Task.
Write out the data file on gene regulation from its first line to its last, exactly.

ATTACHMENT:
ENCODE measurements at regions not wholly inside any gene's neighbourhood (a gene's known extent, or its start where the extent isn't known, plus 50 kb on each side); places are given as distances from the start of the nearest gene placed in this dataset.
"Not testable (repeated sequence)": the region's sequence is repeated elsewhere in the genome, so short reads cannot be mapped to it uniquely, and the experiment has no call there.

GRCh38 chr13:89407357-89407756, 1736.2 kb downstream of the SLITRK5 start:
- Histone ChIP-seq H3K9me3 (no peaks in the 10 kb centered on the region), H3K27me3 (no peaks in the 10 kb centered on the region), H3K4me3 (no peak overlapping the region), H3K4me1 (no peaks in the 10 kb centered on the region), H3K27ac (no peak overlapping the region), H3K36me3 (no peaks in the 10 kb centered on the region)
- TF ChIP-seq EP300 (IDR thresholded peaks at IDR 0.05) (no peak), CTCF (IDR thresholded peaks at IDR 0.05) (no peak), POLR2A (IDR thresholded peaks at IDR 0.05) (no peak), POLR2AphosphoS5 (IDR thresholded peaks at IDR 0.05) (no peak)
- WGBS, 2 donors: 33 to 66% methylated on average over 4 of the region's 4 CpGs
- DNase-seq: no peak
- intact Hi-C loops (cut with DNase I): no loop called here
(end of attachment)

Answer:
ENCODE measurements at regions not wholly inside any gene's neighbourhood (a gene's known extent, or its start where the extent isn't known, plus 50 kb on each side); places are given as distances from the start of the nearest gene placed in this dataset.
"Not testable (repeated sequence)": the region's sequence is repeated elsewhere in the genome, so short reads cannot be mapped to it uniquely, and the experiment has no call there.

GRCh38 chr13:89407357-89407756, 1736.2 kb downstream of the SLITRK5 start:
- Histone ChIP-seq H3K9me3 (no peaks in the 10 kb centered on the region), H3K27me3 (no peaks in the 10 kb centered on the region), H3K4me3 (no peak overlapping the region), H3K4me1 (no peaks in the 10 kb centered on the region), H3K27ac (no peak overlapping the region), H3K36me3 (no peaks in the 10 kb centered on the region)
- TF ChIP-seq EP300 (IDR thresholded peaks at IDR 0.05) (no peak), CTCF (IDR thresholded peaks at IDR 0.05) (no peak), POLR2A (IDR thresholded peaks at IDR 0.05) (no peak), POLR2AphosphoS5 (IDR thresholded peaks at IDR 0.05) (no peak)
- WGBS, 2 donors: 33 to 66% methylated on average over 4 of the region's 4 CpGs
- DNase-seq: no peak
- intact Hi-C loops (cut with DNase I): no loop called here